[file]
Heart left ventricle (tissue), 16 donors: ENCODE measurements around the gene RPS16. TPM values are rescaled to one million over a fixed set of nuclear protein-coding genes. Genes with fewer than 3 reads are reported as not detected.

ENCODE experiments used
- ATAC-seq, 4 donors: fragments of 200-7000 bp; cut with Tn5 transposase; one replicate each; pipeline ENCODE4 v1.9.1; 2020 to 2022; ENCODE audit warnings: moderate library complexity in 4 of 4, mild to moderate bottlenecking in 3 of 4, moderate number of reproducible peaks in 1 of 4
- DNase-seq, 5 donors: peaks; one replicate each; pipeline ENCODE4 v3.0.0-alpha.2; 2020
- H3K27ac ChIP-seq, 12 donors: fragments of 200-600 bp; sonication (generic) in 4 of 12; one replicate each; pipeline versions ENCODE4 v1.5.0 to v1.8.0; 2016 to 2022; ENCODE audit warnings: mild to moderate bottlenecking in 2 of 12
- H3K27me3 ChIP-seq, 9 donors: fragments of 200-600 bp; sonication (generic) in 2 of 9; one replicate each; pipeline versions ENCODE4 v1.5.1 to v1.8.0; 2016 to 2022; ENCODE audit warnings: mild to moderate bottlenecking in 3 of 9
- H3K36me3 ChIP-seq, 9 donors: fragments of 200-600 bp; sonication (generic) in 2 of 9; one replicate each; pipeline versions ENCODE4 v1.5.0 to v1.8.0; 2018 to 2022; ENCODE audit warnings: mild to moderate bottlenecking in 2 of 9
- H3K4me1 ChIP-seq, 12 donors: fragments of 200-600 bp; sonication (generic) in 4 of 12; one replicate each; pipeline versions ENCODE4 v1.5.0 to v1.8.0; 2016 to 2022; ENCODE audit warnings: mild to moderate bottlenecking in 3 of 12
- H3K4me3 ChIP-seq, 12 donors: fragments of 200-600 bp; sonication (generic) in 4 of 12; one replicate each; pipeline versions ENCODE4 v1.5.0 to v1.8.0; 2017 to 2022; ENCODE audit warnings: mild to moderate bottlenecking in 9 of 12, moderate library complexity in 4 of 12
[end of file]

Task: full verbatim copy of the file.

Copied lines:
Heart left ventricle (tissue), 16 donors: ENCODE measurements around the gene RPS16. TPM values are rescaled to one million over a fixed set of nuclear protein-coding genes. Genes with fewer than 3 reads are reported as not detected.

ENCODE experiments used
- ATAC-seq, 4 donors: fragments of 200-7000 bp; cut with Tn5 transposase; one replicate each; pipeline ENCODE4 v1.9.1; 2020 to 2022; ENCODE audit warnings: moderate library complexity in 4 of 4, mild to moderate bottlenecking in 3 of 4, moderate number of reproducible peaks in 1 of 4
- DNase-seq, 5 donors: peaks; one replicate each; pipeline ENCODE4 v3.0.0-alpha.2; 2020
- H3K27ac ChIP-seq, 12 donors: fragments of 200-600 bp; sonication (generic) in 4 of 12; one replicate each; pipeline versions ENCODE4 v1.5.0 to v1.8.0; 2016 to 2022; ENCODE audit warnings: mild to moderate bottlenecking in 2 of 12
- H3K27me3 ChIP-seq, 9 donors: fragments of 200-600 bp; sonication (generic) in 2 of 9; one replicate each; pipeline versions ENCODE4 v1.5.1 to v1.8.0; 2016 to 2022; ENCODE audit warnings: mild to moderate bottlenecking in 3 of 9
- H3K36me3 ChIP-seq, 9 donors: fragments of 200-600 bp; sonication (generic) in 2 of 9; one replicate each; pipeline versions ENCODE4 v1.5.0 to v1.8.0; 2018 to 2022; ENCODE audit warnings: mild to moderate bottlenecking in 2 of 9
- H3K4me1 ChIP-seq, 12 donors: fragments of 200-600 bp; sonication (generic) in 4 of 12; one replicate each; pipeline versions ENCODE4 v1.5.0 to v1.8.0; 2016 to 2022; ENCODE audit warnings: mild to moderate bottlenecking in 3 of 12
- H3K4me3 ChIP-seq, 12 donors: fragments of 200-600 bp; sonication (generic) in 4 of 12; one replicate each; pipeline versions ENCODE4 v1.5.0 to v1.8.0; 2017 to 2022; ENCODE audit warnings: mild to moderate bottlenecking in 9 of 12, moderate library complexity in 4 of 12